Unique Challenges Makes Biosecurity a Top Priority for New Zealand

New Zealand has the world’s fourth-largest economic exposure zone and 10th-largest coastline, and its heavy reliance on agriculture, aquaculture and international trade make biosecurity a priority.

Martyn Dunne, director of New Zealand’s Ministry for Primary Industries, which oversees biosecurity efforts, fisheries, food safety, operational responses to health concerns and regulation for forestry, argued that protecting against biothreats is as big of a concern as other threats to national security.

“In New Zealand, it has become one of the top five higher-risk issues for our country,” said Dunne, who moderated a biosecurity panel at the 2018 International Summit on Borders in Washington last month. “And because our country very much depends on the importance of agriculture, the threat to biosecurity is fundamental.”

The island nation has taken measures in recent years to combat threats including pests, diseases or potentially contaminated baby formula by identifying specific risks and developing improved communication with global trade partners to resolve issues that pose serious threats.

Dunne was previously New Zealand’s ambassador to Australia, an official in New Zealand’s customs service, chairman of the World Customs Organization (WCO) and a senior military officer for three decades in the New Zealand Defense Force (NZDF).

Biosecurity and strong national security are linked to food surpluses, overall economic conditions, household wealth and nations’ international reputations, Dunne said, adding that food insecurity threatens national stability as “hungry people tend not to be peaceful people.”

With weak biosecurity controls, significant bioterror can occur whether due to corruption in supply chains or deliberate sabotage of products, Dunne said.

In 2015, packages containing powdered milk laced with 1080 poison and threats to unleash it on a wider scale were sent to the Fonterra and Federal Farmers companies and an undisclosed politician.

The controversial animal extermination product is typically used for control of possums in Australia and New Zealand and is banned in most countries, according to the World League for Protection of Animals.

“The threat was that in three months’ time, if we didn’t discontinue the use of 1080 poison to wipe out pests, the individual would put 1080 poison into infant meal formula, both in the country and in an optional market,” Dunne said.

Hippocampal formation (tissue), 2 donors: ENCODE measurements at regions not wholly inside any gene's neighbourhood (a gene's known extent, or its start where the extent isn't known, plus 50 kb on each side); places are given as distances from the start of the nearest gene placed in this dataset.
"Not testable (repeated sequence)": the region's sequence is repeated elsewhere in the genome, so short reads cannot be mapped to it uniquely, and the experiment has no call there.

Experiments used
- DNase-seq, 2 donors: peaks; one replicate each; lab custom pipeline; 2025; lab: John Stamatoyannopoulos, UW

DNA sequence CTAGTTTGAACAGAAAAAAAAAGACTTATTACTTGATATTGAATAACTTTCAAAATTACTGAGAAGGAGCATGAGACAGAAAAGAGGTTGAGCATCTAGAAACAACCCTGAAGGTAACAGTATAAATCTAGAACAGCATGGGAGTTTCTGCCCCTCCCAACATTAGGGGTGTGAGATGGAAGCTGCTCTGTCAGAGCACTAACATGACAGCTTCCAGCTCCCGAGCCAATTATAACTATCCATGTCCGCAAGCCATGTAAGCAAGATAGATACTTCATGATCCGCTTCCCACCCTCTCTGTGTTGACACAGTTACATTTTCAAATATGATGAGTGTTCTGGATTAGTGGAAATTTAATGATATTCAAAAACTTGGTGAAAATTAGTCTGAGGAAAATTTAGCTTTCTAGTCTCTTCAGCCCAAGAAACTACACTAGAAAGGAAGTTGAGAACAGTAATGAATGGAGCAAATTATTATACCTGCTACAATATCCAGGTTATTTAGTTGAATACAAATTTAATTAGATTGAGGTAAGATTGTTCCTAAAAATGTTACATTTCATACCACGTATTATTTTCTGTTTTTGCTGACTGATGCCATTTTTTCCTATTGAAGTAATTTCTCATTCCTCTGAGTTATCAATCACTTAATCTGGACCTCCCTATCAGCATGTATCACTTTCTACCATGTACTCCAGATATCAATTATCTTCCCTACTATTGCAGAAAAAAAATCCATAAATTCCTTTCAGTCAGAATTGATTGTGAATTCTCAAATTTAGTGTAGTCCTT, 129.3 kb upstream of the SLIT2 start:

New Zealand’s government first worked privately to identify the source of the threat. The prime minister’s office informed the infant formula industry of the threat, and global suppliers and formula manufacturers developed methods for testing the product to ensure it was safe for consumption.

The nation’s leaders eventually went public in early March 2015, one week short of the timeline to resolve the threat.

Short on options to prevent contamination in stores, New Zealand’s government ordered infant formula to be pulled from supermarket shelves and stored in secure locations guarded by pairs of soldiers from the NZDF.

“That’s how seriously [the threat] had to be taken,” Dunne said. “I always remember [former] Prime Minister [John Key] saying to the senior people in the industry who didn’t want us to go public, he said, ‘Well, gentlemen, what happens if a child dies?’”

The room was silent, Dunne recalled. “You couldn’t hear a pin drop. He said, ‘If so, I would have to resign and, gentlemen, so would you.’”

As a result of that conversation and the government’s response over several months, Dunne said the threat did not materialize because the suspect had gone underground. In October 2015, a 60-year-old businessman from Auckland was arrested. It was later reported that the suspect’s actions were financially motivated.

Threats to biosecurity can be increased by a growing tourism industry or global trade.

“The increase in people crossing our borders leads to a higher risk in pests and diseases,” Dunne said. New Zealand saw six million passenger arrivals in 2016, an increase of about 50 percent from 4.5 million visitors in previous years. “Twelve thousand passengers were issued with infringement notices last year after they were found to have undeclared biosecurity-risk goods.”